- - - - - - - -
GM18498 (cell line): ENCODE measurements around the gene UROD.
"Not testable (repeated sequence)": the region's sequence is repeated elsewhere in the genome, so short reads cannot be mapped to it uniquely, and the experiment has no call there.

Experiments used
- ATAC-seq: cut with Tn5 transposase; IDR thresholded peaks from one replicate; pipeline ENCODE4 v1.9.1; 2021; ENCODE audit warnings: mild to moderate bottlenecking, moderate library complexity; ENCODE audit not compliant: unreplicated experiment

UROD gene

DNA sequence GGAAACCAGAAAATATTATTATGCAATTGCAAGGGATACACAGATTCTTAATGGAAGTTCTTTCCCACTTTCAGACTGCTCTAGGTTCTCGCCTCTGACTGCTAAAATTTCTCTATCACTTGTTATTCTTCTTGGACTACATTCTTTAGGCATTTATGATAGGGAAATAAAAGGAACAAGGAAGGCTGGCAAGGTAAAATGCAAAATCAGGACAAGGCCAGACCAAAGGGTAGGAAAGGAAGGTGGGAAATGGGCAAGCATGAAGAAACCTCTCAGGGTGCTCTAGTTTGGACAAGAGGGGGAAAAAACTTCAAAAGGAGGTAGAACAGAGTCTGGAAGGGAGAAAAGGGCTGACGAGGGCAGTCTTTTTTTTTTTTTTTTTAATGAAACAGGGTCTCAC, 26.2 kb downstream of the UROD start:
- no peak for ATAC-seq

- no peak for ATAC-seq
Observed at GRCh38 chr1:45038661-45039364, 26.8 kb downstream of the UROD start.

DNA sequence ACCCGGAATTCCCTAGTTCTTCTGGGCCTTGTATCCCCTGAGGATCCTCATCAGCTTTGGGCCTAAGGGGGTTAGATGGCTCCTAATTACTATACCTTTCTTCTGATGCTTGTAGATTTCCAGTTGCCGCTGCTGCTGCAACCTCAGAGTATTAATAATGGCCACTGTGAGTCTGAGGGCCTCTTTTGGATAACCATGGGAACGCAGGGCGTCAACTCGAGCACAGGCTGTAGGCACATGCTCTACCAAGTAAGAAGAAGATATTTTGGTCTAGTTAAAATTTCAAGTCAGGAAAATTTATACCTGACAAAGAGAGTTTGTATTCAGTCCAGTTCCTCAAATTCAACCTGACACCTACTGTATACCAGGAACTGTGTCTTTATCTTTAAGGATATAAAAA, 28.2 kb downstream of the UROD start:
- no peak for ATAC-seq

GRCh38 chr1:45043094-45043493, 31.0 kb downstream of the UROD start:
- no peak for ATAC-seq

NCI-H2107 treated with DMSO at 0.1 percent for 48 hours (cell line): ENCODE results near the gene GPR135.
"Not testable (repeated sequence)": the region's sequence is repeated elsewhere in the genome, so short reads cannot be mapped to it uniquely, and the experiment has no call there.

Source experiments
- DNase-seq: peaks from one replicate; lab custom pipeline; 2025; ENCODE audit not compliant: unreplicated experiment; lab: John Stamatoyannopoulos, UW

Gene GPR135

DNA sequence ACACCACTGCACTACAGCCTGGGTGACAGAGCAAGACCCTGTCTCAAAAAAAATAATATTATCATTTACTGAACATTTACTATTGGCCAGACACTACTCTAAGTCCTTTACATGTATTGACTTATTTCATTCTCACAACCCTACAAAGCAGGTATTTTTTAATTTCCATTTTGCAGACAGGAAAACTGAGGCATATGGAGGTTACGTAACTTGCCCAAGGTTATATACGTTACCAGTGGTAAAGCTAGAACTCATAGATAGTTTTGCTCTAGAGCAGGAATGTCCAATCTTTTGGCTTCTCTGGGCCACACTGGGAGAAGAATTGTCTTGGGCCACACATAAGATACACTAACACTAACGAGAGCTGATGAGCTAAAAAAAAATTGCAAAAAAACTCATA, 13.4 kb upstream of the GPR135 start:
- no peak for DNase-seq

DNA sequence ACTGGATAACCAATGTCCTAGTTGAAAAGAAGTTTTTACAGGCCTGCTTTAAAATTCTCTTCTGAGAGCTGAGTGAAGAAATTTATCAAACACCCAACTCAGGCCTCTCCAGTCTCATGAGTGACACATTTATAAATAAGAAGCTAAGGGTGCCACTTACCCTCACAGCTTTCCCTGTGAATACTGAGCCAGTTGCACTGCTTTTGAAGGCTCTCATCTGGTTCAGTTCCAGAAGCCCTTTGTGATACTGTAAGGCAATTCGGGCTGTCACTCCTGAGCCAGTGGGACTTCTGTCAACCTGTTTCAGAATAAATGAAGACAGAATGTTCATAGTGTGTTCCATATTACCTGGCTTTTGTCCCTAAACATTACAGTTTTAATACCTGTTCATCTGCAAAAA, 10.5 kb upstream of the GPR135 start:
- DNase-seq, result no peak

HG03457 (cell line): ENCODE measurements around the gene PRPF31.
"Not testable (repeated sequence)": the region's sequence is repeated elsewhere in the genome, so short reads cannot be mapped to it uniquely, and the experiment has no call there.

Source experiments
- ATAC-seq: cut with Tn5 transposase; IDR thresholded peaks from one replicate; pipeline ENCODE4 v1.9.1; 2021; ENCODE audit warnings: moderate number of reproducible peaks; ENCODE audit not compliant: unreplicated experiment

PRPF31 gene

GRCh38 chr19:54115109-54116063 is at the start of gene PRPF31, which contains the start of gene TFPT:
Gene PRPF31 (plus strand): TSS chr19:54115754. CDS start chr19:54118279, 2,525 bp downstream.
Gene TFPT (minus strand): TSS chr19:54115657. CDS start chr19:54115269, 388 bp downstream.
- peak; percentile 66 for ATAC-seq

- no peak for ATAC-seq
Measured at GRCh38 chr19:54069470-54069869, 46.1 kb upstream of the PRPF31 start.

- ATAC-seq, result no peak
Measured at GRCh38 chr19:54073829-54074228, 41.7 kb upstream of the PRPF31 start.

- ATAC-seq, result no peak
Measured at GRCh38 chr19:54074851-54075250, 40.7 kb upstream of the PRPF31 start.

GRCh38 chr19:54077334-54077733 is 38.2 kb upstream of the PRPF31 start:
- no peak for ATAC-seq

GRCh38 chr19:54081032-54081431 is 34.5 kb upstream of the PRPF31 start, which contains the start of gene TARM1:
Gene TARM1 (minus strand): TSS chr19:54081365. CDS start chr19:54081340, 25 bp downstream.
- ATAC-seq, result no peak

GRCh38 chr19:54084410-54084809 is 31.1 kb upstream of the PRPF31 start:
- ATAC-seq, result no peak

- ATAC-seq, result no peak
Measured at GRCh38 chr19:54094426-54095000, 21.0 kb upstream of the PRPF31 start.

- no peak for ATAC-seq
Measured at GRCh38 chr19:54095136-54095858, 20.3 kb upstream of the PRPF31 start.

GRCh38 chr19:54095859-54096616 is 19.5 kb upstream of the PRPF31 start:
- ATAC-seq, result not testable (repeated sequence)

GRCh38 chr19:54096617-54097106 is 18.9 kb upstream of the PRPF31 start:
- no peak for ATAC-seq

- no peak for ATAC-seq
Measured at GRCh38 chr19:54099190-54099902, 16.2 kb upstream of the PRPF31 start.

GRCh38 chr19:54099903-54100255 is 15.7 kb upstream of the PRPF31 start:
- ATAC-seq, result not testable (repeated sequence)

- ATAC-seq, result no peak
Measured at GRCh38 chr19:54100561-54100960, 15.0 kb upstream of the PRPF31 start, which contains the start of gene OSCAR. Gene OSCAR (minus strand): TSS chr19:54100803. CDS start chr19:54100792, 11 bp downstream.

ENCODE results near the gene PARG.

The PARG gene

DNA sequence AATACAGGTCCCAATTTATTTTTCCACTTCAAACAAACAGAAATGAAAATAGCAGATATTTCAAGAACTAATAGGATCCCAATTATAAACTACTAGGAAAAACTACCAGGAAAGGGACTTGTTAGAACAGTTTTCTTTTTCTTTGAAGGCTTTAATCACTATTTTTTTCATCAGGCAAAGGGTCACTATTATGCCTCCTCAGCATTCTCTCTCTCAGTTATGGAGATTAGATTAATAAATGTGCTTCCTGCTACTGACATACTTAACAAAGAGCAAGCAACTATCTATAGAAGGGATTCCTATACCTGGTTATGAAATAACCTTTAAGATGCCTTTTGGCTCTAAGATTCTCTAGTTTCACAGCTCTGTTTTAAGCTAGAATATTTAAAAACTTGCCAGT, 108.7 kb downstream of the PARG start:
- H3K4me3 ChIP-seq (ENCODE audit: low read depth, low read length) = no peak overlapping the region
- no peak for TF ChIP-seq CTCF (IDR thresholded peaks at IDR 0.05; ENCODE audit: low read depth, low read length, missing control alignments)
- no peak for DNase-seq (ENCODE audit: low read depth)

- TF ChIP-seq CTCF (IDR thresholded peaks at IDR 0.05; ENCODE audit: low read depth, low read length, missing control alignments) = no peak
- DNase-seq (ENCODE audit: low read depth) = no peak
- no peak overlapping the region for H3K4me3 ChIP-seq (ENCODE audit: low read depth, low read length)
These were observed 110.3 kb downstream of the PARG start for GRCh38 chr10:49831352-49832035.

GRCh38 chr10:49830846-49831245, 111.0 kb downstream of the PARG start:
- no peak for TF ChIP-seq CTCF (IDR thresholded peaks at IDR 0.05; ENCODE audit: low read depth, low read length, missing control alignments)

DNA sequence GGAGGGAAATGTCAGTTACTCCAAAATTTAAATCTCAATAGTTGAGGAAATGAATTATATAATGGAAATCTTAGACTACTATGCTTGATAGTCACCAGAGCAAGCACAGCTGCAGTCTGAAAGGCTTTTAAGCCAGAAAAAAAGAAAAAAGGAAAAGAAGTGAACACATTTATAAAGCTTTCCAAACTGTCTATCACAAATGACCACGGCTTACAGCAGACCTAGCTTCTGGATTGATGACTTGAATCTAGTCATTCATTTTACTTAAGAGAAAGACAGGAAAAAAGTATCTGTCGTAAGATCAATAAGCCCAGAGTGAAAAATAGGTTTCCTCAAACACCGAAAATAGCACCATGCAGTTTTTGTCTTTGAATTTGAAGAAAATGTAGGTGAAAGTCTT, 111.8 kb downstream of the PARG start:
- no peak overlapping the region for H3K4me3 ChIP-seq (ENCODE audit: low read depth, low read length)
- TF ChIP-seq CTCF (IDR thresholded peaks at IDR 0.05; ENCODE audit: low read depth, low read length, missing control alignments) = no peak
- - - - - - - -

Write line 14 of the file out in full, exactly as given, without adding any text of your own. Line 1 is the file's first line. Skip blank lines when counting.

NCI-H2107 treated with DMSO at 0.1 percent for 48 hours (cell line): ENCODE results near the gene GPR135.